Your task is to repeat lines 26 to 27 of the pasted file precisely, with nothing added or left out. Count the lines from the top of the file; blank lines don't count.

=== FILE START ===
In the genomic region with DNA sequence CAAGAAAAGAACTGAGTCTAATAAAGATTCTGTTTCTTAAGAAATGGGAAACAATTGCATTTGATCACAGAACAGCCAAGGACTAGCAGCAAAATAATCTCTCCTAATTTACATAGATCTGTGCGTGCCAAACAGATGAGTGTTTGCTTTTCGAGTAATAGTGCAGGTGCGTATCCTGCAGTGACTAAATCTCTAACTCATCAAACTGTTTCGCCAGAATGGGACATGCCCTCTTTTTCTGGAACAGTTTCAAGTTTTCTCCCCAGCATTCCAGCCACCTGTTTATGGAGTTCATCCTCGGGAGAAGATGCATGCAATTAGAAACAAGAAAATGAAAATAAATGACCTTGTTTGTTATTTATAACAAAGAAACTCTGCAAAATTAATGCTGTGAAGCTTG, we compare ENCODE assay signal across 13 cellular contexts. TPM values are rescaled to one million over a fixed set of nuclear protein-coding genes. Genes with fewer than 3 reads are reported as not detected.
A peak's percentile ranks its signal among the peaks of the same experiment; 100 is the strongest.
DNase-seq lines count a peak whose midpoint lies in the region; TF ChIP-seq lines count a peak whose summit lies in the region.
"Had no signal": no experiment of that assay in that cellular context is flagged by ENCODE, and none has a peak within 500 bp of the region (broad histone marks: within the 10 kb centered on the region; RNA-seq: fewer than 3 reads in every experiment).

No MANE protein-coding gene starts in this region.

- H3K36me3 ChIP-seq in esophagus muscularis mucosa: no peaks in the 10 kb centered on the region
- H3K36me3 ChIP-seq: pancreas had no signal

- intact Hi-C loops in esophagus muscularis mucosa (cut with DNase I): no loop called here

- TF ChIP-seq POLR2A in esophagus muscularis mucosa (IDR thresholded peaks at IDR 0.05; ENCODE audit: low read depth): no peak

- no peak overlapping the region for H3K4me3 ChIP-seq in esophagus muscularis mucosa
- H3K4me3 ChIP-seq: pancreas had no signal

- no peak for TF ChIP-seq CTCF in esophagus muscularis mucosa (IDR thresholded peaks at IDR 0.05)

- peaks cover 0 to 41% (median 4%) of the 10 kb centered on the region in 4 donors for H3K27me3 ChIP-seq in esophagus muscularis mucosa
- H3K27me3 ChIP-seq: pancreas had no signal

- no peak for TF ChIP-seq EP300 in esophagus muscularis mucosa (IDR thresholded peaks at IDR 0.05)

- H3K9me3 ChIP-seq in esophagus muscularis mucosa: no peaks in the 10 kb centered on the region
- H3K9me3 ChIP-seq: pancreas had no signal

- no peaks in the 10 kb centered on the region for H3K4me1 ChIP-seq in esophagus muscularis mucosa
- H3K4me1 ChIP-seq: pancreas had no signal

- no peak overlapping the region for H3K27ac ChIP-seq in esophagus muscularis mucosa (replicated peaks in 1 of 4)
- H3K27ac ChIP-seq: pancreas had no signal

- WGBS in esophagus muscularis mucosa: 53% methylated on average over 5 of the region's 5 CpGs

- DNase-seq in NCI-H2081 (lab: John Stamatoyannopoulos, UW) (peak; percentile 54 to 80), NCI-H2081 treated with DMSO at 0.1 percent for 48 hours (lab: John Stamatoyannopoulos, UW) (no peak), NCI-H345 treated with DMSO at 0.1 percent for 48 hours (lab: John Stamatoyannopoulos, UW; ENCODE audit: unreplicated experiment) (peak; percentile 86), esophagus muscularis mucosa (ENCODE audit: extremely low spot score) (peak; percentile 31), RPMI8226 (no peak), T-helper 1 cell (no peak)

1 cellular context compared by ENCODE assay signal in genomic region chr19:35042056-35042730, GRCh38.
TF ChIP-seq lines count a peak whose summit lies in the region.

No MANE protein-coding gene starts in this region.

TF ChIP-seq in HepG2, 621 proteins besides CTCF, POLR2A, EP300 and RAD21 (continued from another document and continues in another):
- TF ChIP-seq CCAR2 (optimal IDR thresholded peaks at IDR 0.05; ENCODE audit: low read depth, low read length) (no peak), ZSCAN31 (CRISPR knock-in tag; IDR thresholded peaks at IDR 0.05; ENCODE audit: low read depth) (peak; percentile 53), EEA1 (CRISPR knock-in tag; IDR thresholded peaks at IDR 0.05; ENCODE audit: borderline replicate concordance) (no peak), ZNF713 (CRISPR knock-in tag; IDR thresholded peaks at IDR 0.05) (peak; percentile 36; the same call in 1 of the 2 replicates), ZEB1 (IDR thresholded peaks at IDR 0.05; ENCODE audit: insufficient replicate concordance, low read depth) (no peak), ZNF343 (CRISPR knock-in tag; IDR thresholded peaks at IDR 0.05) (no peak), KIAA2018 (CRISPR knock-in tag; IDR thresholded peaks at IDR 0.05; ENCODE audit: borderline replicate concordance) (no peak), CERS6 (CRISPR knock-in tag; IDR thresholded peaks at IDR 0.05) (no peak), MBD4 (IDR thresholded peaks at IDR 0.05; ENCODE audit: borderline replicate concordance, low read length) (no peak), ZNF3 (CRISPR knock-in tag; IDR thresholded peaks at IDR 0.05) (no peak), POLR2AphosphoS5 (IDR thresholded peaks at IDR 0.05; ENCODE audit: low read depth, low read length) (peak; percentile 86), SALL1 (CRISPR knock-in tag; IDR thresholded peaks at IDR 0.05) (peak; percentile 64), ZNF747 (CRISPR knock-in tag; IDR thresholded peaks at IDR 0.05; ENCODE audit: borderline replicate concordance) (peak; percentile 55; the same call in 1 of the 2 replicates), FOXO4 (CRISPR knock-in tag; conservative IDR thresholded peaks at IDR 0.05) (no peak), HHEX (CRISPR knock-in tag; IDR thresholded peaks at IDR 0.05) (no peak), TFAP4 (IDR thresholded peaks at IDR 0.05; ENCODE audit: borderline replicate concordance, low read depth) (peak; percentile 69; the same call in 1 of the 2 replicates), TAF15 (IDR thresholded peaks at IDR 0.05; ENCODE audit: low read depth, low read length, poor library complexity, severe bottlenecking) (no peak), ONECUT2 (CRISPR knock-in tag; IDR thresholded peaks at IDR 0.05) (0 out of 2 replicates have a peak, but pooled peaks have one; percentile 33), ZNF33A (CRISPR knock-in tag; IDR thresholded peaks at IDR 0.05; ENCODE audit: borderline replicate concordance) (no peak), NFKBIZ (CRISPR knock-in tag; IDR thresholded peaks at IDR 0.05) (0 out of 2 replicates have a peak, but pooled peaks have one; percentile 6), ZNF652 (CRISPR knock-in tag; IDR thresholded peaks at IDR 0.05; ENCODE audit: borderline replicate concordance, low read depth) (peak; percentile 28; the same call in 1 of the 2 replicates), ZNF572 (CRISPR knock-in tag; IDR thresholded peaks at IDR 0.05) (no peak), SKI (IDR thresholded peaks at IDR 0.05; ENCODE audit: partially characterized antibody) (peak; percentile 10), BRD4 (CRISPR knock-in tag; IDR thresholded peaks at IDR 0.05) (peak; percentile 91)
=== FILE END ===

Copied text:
No MANE protein-coding gene starts in this region.

TF ChIP-seq in HepG2, 621 proteins besides CTCF, POLR2A, EP300 and RAD21 (continued from another document and continues in another):